A federal transportation board has tossed a dispute between West Vancouver and CN Rail over how much the municipality should pay for access to part of its waterfront Seawalk back to the courts to decide.
A Canadian Transportation Agency panel ruled at the end of December that it will only wade in to the dispute if the courts find the existing agreement between the two sides has expired.
That issue remains murky, the panel noted, as both the municipality and the rail company have argued different positions on whether there is or isn’t a lease agreement in place.
For now, however, little is expected to change in terms of the public’s use of the Seawalk.
“CN has and continues to support public use of the Centennial Seawalk,” said Kate Fenske, a spokeswoman for the company, in response to the recent ruling.
Fenske said CN is reviewing the transportation agency decision, and is still hopeful the company can reach an agreement with West Vancouver out of court.
Donna Powers, spokeswoman for the municipality said the district is still looking to defend its interests in the case.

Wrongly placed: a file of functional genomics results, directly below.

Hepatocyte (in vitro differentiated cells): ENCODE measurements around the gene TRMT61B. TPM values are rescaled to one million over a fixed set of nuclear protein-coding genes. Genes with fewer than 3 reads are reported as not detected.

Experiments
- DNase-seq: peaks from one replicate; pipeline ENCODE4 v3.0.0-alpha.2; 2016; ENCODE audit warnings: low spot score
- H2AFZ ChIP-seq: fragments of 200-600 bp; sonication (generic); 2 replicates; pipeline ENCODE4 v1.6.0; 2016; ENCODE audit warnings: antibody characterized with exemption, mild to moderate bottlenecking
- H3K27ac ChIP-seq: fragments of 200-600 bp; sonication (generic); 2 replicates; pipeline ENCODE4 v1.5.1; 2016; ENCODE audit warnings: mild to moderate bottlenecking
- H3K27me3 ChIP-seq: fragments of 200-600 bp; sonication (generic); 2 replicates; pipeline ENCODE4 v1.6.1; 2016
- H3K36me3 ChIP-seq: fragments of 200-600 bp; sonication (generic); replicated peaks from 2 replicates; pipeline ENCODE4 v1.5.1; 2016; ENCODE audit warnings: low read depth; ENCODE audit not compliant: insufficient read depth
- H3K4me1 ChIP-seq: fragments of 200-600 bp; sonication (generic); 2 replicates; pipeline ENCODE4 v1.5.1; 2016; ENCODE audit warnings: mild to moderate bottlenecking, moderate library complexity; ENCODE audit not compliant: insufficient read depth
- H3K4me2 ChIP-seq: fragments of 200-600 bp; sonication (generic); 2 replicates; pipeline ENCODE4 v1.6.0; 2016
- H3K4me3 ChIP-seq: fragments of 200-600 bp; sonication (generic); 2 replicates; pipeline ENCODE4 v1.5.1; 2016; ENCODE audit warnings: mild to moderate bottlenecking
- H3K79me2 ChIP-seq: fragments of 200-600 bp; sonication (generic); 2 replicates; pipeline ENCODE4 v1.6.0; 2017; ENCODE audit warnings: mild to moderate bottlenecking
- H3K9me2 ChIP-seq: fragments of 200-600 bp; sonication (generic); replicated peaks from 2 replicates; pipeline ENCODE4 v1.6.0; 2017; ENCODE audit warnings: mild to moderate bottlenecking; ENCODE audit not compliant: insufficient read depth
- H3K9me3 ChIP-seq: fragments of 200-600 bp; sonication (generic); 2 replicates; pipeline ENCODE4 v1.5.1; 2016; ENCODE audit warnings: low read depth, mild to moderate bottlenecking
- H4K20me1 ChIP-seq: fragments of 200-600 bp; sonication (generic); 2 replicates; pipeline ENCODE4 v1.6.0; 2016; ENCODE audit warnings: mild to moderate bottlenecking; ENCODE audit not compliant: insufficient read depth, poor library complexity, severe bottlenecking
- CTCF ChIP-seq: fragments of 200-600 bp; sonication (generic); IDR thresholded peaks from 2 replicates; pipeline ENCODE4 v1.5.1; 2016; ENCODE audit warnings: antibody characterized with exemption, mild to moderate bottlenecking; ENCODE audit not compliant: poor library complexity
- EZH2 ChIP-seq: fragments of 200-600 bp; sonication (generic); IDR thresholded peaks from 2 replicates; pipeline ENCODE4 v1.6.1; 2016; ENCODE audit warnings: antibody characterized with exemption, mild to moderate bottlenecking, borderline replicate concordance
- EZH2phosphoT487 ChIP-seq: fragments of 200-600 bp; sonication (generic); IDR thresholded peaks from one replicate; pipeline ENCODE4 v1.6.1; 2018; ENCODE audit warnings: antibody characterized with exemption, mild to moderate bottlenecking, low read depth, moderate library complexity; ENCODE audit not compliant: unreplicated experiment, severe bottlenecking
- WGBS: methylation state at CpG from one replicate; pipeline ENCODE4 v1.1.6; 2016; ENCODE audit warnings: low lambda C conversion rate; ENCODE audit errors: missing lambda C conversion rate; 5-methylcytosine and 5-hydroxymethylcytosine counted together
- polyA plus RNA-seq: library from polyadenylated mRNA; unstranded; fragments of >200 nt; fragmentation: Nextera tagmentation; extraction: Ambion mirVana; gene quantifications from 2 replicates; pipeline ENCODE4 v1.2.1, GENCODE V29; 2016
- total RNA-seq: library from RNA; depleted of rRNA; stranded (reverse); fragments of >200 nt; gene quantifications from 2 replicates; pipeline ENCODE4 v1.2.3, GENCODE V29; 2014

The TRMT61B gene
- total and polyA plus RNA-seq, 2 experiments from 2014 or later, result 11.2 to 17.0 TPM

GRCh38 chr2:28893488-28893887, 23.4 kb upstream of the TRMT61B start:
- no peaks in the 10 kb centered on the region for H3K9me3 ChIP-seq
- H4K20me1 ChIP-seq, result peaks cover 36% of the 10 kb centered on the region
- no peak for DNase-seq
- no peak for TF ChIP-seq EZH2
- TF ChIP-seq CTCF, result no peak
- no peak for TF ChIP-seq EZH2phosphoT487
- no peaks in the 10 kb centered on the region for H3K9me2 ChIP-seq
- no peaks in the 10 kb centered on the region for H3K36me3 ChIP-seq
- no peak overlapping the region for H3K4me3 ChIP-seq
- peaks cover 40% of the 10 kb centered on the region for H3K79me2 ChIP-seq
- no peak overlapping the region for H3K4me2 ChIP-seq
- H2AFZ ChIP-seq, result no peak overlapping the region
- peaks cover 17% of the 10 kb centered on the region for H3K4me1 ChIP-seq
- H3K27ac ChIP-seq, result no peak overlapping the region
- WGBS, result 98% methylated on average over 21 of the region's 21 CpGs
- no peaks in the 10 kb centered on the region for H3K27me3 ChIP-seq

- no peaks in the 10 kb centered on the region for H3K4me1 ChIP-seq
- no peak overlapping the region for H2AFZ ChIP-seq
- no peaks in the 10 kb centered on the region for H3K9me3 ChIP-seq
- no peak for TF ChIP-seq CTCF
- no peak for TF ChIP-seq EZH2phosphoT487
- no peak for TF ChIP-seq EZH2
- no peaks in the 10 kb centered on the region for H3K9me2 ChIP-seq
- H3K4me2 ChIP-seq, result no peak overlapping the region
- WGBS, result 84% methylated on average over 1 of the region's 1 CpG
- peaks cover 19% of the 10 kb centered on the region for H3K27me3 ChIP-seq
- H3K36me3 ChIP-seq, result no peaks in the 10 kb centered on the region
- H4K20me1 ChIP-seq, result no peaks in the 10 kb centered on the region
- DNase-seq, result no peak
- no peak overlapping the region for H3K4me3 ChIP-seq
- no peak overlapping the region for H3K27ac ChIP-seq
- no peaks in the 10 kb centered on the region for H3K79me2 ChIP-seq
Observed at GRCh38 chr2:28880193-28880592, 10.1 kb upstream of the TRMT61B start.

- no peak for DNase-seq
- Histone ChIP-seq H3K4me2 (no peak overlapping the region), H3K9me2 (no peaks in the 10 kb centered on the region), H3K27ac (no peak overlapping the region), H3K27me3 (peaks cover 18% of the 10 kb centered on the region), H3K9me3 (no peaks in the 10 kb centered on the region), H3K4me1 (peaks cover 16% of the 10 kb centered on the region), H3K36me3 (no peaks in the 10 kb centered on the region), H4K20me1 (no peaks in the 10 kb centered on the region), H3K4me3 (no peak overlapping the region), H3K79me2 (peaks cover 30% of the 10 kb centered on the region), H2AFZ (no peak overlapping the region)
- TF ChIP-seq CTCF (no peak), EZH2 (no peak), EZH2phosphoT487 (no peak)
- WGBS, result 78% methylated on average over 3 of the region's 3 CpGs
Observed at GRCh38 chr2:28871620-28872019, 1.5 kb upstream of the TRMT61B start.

The two sides have been locked in a legal fight over the Seawalk for almost a year, after talks about a new lease agreement broke down in February 2017.
The municipality built the Seawalk 50 years ago to mark Canada’s 100th birthday.
CN holds a lease on about 1,100 metres of land over which a portion of the Seawalk is built.
Last February, an arm of the railway company filed a lawsuit in B.C. Supreme Court against the municipality, asking for an injunction preventing the District of West Vancouver from trespassing on the land and seeking damages for overdue rental payments, which the municipality stopped paying more than 20 years ago.
The municipality, in turn, asked the Canadian Transportation Agency, a quasi-judicial federal agency that oversees railway operations, for an order allowing the municipality continued use of the Seawalk at no cost.
At a hearing before the transportation agency panel in October, lawyers told panel members that the dispute is essentially about money.
Ian MacKay, a lawyer for the District of West Vancouver, said the railway was attempting to “hold the community to ransom” by demanding payments of $3.7 million in annual rent for a one-kilometre section of the Seawalk.
MacKay asked the panel to grant West Vancouver permanent access to that section of right-of-way at no cost.
Previously, the district had offered CN rent of $12,500 per year.
At the hearing, CN lawyer Doug Hodson called that an “extraordinary remedy,” amounting to expropriation of the land by the municipality without any payment.
Unless the two sides can come to an agreement, the case is now expected to move forward in B.C. Supreme Court.